When a pagan couple buys property on the Welsh border that has a redundant church attached, a match is touched to the powder keg of religion in the area. Robin and Betty Thorogood are nice, unassuming, and blend right in-- until the area's Church of England exorcist Merrily Watkins is coerced into taking part in a Jerry Springer-like television program. When the information comes out during the program, it sets off a local fundamentalist preacher, and the villagers turn against the young pagan couple. (Yes, a bit like villagers armed with pitchforks heading toward Castle Frankenstein.)
But there's more going on than just various religious factions pitting themselves against each other. There's the country lawyer who refuses to be parted from his dead wife; and the mystery of five local ancient churches all dedicated to St. Michael the slayer of dragons. Whether she likes it or not, Merrily Watkins is right in the middle of it all, and since there is a killer on the loose trying to guard an old tradition, she'd best tread carefully.
Although this book moved a bit slower than I would like from time to time, it's still an excellent blend of characterization, plot, and atmosphere. I would imagine many people who pick up one of Rickman's Merrily Watkins novels might put it right back on the shelf when they read words like "supernatural," "exorcist," or "horror." To each his own, but I would love to suggest to these folks that they might want to give his books a try.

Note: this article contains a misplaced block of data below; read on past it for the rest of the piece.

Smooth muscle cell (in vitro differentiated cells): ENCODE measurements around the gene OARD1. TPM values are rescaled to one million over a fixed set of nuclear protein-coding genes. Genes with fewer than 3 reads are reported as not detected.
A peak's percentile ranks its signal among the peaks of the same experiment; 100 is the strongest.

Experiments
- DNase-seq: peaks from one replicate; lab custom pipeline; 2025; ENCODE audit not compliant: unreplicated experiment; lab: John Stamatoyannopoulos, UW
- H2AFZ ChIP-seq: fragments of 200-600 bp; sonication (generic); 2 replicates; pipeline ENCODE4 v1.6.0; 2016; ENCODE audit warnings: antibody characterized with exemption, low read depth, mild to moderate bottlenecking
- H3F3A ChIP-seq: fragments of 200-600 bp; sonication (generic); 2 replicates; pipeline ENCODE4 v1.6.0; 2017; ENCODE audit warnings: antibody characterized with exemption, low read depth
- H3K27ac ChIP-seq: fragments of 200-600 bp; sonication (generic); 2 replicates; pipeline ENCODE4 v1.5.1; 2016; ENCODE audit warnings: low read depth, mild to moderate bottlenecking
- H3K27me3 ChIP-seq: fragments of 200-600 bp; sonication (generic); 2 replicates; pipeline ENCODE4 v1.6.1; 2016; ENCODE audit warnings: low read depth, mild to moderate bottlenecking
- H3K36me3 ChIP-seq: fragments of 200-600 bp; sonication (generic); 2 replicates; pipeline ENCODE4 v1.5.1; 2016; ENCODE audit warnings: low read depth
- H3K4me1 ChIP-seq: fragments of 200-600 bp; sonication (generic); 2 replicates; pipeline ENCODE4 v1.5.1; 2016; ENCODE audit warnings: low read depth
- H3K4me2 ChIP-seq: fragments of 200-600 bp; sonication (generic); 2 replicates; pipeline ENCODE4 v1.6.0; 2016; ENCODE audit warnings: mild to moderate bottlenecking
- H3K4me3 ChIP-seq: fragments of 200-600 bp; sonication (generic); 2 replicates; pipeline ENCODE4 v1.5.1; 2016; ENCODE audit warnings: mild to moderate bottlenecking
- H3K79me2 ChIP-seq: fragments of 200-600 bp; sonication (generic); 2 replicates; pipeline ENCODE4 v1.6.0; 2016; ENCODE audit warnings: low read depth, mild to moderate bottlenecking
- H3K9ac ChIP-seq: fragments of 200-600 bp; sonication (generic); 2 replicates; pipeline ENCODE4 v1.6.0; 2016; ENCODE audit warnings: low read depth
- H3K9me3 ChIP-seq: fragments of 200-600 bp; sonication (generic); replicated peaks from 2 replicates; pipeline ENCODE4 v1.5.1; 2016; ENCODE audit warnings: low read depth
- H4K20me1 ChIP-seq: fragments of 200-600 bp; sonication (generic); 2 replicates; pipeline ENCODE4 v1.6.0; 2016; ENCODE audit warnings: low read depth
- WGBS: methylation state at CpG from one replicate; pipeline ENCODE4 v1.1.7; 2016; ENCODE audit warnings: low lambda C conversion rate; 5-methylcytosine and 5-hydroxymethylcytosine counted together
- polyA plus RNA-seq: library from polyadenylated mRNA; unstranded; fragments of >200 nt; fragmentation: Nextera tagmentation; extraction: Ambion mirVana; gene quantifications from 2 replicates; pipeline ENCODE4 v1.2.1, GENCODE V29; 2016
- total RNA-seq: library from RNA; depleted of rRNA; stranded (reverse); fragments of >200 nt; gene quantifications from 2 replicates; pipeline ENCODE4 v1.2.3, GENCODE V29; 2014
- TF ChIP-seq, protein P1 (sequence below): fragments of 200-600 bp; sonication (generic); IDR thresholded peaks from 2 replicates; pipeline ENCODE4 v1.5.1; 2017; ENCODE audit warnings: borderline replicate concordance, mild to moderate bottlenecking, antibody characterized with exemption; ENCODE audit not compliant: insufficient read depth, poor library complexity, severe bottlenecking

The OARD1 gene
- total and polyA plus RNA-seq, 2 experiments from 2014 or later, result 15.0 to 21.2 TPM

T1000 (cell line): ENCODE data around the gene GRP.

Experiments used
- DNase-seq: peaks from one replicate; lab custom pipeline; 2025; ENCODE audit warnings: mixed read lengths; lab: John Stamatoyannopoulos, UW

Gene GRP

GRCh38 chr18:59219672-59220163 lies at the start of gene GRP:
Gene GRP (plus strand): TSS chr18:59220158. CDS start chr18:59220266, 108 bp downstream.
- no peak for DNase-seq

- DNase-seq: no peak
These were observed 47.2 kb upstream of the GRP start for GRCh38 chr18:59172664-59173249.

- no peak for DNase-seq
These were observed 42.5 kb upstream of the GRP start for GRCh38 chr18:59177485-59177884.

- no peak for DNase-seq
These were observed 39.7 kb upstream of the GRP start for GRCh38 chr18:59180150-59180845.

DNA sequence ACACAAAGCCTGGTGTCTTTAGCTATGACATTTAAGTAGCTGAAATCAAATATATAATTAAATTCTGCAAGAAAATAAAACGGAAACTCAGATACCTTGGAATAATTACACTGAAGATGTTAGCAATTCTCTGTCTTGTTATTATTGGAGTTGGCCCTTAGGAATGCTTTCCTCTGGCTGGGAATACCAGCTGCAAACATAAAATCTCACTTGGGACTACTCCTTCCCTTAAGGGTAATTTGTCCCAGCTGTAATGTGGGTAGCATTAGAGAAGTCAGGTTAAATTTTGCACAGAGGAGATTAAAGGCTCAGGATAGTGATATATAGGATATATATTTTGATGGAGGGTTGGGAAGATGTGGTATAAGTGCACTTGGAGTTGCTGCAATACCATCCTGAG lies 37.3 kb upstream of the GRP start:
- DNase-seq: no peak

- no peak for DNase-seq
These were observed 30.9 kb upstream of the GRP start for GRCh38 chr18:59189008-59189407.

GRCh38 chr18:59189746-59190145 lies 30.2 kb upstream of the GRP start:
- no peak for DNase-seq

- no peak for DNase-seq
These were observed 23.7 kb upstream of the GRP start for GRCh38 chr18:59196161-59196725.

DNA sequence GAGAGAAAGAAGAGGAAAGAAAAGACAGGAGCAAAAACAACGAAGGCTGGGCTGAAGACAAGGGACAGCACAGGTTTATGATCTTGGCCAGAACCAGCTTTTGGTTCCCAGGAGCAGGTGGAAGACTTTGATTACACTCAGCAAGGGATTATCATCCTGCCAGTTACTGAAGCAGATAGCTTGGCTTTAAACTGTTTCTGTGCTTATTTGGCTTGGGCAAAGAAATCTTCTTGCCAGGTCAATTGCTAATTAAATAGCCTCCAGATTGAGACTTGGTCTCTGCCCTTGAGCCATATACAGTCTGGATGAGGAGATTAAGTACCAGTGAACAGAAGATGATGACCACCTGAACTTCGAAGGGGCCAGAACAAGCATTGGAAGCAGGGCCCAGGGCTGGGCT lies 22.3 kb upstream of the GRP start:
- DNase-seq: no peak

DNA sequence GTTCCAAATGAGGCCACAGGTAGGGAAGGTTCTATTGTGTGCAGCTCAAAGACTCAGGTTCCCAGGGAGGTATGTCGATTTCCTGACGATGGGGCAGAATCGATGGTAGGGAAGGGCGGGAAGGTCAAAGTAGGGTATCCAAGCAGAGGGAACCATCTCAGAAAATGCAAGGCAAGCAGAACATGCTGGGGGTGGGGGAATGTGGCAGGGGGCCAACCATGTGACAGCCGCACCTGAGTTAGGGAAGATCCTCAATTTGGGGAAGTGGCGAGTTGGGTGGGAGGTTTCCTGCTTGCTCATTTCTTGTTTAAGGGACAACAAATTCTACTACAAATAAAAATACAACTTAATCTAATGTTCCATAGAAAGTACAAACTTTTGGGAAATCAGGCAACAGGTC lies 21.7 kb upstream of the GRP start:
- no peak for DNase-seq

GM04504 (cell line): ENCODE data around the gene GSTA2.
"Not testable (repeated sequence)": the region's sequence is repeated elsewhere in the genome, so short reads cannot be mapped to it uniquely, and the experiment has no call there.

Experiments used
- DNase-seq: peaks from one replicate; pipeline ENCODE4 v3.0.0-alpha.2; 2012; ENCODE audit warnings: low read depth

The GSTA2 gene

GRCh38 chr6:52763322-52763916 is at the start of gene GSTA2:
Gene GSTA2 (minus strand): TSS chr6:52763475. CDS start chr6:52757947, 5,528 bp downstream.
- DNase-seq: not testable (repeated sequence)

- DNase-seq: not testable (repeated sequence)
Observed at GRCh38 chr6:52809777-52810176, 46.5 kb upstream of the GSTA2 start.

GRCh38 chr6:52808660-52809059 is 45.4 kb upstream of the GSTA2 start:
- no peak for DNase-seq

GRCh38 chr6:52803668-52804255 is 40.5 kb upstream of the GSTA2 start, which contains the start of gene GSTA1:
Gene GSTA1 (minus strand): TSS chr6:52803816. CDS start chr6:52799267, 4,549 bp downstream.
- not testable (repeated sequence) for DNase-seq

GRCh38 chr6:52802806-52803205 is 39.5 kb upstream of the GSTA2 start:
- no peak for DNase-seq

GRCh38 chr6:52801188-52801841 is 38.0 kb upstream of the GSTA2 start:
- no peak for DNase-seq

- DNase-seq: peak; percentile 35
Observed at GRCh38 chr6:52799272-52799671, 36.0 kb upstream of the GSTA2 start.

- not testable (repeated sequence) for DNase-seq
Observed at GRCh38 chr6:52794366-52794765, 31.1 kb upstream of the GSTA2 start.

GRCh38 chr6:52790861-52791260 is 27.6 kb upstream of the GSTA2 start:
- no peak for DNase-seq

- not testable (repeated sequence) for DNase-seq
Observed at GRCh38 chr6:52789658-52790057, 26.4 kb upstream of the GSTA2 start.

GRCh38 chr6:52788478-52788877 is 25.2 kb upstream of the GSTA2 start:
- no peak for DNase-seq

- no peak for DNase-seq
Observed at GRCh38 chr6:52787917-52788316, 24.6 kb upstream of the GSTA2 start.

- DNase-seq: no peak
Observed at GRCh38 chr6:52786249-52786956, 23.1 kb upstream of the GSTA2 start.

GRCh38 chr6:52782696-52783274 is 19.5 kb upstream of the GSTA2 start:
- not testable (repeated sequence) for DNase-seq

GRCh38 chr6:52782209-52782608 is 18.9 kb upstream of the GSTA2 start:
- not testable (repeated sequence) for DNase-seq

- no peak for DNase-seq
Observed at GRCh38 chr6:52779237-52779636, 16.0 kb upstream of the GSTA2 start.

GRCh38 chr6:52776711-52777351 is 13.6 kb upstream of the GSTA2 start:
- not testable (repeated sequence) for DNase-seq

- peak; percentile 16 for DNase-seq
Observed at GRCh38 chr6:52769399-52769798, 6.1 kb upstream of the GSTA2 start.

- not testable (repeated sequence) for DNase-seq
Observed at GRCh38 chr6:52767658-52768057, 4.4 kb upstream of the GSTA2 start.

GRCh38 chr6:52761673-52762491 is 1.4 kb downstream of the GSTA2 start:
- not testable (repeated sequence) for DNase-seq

The connotations that swirl around the words that I mentioned have more to do with the passage of centuries and the shifting focus of human belief systems. Rickman's books have everything to do with buried secrets that have been allowed to fester and taint those who would hide this information than they have to do with specters and things that go bump in the night. His plots are built solidly upon the rock of human frailty, and the hints of the supernatural serve as wisps of fog touching the corners of your vision and making the hairs on the back of your neck rise. The friction between Christianity and paganism was extremely well done here, and I had no clue what was really going on until the reveal.
A good solid story with the tantalizing taste of the otherworldly only works when guided by a strong cast of characters. Merrily Watkins is priest, exorcist, mother-- a smart, brave, and compassionate woman committed to doing what's right and good for people-- oftentimes against the advice of church hierarchy. (Merrily believes in helping people regardless of their church affiliation-- or lack thereof.) She calls her teenage daughter "flower" and although Jane is the usual prickly moodswinging adolescent with more than a passing interest in the occult, she's basically a good kid who loves her mother. In fact Jane and her boyfriend of the moment Eirion (Jane always thinks of him as "Irene") not only supply some of the thrills and chills in A Crown of Lights, they add some of the humor that's needed to leaven a rather dark tale.
My interest in the supernatural is superficial at best, and if that's all Phil Rickman's books had to offer, I wouldn't read them. Everything he writes is rooted firmly in humanity-- our mistakes that frighten and shame us, and the lengths to which we will go to hide and protect those mistakes-- and in the history and immeasurable passage of time in this area of the Welsh borders. Several times in reading A Crown of Lights, I was reminded of an evening when my husband and I were driving through the English countryside and the tower of an ancient church loomed suddenly above me out of the dark and the fog. Phil Rickman is a master of character, of blending history and belief, and of atmosphere. Whenever I read a Merrily Watkins book and feel "a tighter breathing, And zero at the bone," I smile.
A Crown of Lights by Phil Rickman
Pan MacMillan © 2001
Mass Market Paperback, 566 pages
Ecclesiastical, Amateur Sleuth, #3 Merrily Watkins mystery
Source: Paperback Swap